B.A., English and Comparative Literature, Columbia University
M.A., Ph.D., History, Stanford University
Office: Husky Hall 1412
Mailing: Box 358530, 18115 Campus Way NE, Bothell, WA 98011-8246
My teaching is driven by an earnest recognition and respect for academic learning’s immense intellectual and practical stakes. To read, write, listen and speak in higher education is to learn how to read, write, listen and speak for broader audiences in academia, the media, business, law, civic forums, and national and international affairs. History and related disciplines negotiate my own and my students’ personal and professional lives. As a historian, I encourage my students to grapple with the past and present as complex, fascinating aspects of the perennial task of understanding ourselves, the people and world around us, and the tangled, contingent nature of the forces shaping us all. Acquiring specific skills in critical thinking and analysis, reading and writing, research methods and oral presentation, is crucial; but ultimately, academic learning fulfills its highest promises insofar as it impels students into their own self-guided pursuits far beyond the classroom.
Teaching American history and historically informed approaches to international relations, economics, and public policy, I encourage students to push past history’s popular image as rote memorization or storytelling toward wider, enlivening interpretations of the underlying social change and context at work in every historical and contemporary “fact.” Temporality, context, and contingency, my students learn, are not incidental, but central, to human experience. They are invaluable and central to formulating clear, vital questions; engaging in analytical, evidence-based reasoning; contesting as well as collaborating with others; and nurturing a burgeoning, authoritative sense of our lives, ideas, and identities as the products of forces—past and present—one continually strives to comprehend as neither as monolithic nor overpowering as they once seemed.
Specifically, my teaching interests, drawing from my broader research interests, include U.S. in the World and twentieth-century U.S. history; U.S. foreign policy and domestic political movements; and international economics, American capitalism, and U.S.-Asia relations. I have previously taught at Vanderbilt University and Stanford University, where I received the School of Humanities and Sciences dean’s Centennial Award for distinguished teaching of undergraduate and graduate students.
Recent Courses Taught
U.S. in the World Since 1865
History of American Capitalism
Kevin Y. Kim is a historian of modern U.S. history and international affairs, focusing on domestic and global U.S. politics, economics, and public affairs, particularly in the United States and Pacific Rim. In his research, he is broadly interested in the domestic and global intersections of political, cultural, and economic actors and forces in the making of the modern U.S. state and society, and its key postwar global counterparts. His current book project, Worlds Unseen: Henry Wallace and Herbert Hoover’s Anti-“Consensus” Diplomacies and the Making of Cold War America, was a finalist for the 2013 Allan Nevins prize from the Society of American Historians. Worlds Unseen challenges and enriches prevailing views of the global Cold War by exploring the political ideas and activities of its most prominent liberal and conservative U.S. dissenters, former U.S. vice president Henry Wallace and U.S. president Herbert Hoover, as well as their supporters in business, government, and civic circles in the United States and other nations. He recently delivered a public lecture on this work as the American Historical Association’s J. Franklin Jameson fellow at the Library of Congress, in addition to an interview on C-SPAN’s American History TV. His other research interests include the role of transpacific immigration networks and lobbies in World War II and postwar U.S. politics and policy, and the rise of U.S. multinational finance and industry.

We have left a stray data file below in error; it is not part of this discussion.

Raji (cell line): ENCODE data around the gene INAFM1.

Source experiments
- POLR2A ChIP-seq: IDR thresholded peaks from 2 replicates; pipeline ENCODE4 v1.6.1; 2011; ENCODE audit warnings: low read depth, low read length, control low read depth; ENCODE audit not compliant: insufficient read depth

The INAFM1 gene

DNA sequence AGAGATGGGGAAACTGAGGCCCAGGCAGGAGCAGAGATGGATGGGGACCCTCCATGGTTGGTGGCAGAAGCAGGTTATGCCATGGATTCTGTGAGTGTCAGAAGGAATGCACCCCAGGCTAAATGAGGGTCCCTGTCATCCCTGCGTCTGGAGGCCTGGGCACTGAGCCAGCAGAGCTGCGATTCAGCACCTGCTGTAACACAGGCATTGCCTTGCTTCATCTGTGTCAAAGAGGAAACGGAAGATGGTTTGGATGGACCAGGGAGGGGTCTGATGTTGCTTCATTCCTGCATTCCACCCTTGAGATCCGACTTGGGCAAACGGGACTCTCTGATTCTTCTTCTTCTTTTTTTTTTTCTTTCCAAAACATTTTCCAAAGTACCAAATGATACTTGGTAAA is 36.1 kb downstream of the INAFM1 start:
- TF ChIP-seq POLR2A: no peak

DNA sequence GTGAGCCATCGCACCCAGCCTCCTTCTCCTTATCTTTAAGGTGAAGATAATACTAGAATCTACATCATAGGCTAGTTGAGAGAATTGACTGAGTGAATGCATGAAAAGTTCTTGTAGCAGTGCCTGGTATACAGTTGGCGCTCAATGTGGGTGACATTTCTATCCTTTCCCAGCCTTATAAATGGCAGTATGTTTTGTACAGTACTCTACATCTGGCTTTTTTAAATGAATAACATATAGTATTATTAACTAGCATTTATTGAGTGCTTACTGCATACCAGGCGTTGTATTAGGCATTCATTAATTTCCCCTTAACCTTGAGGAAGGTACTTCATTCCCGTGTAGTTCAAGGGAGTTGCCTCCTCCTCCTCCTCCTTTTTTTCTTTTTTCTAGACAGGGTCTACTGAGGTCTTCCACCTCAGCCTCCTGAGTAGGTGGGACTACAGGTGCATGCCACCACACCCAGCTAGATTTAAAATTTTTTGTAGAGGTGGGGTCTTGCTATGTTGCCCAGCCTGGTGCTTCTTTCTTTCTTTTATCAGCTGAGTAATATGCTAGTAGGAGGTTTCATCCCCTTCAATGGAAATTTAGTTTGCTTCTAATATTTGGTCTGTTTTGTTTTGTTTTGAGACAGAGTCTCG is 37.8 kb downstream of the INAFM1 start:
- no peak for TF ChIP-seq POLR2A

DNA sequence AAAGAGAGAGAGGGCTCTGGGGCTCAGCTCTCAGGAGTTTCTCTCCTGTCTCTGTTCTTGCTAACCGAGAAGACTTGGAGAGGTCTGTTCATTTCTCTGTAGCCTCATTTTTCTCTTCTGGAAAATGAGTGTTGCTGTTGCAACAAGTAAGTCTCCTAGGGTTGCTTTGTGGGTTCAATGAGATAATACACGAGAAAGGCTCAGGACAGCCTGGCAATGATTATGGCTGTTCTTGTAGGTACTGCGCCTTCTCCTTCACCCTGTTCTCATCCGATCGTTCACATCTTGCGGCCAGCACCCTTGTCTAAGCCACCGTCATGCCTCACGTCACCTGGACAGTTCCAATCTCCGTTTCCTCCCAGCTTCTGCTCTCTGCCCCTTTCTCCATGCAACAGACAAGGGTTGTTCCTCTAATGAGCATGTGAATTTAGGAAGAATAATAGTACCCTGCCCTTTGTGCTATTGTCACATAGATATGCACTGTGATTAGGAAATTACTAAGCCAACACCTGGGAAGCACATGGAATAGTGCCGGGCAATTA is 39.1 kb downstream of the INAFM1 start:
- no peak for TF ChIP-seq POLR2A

In support of his work, Kim has received fellowships from the American Historical Association, the Gilder Lehrman Institute of American History, Harry S. Truman Library Institute, NYU Center for the United States and the Cold War, Society for Historians of American Foreign Relations, Walter H. Shorenstein Asia-Pacific Research Center, and Harvard University's Charles Warren Center for Studies in American History, where he was a faculty fellow in the 2018-19 academic year. Besides his academic work, which has appeared or is forthcoming from the Journal of American History, Journal of American-East Asian Relations, and Amerasia Journal, Kim writes frequently on public and international affairs and culture, including such publications as The Nation, The Progressive, The Village Voice, Far Eastern Economic Review, and South China Morning Post.
“Against the ‘American Century,’ Toward a Third World New Left: The Case of Helen Mears.” Diplomatic History 43 (January 2019): 130–56.
“From Century of the Common Man to Yellow Peril: Anti-Racism, Empire, and U.S. Global Power in Henry A. Wallace’s Quest for Cold War Alternatives.” Pacific Historical Review 87 (Summer 2018): 405–38.
“Empire, War, Globalization, and Korean America in Global and Transnational Perspectives,” in Companion to Korean American Studies, ed. Rachael Miyung Joo and Shelley Sang-Hee Lee (Leiden: Brill, 2018), 47–76.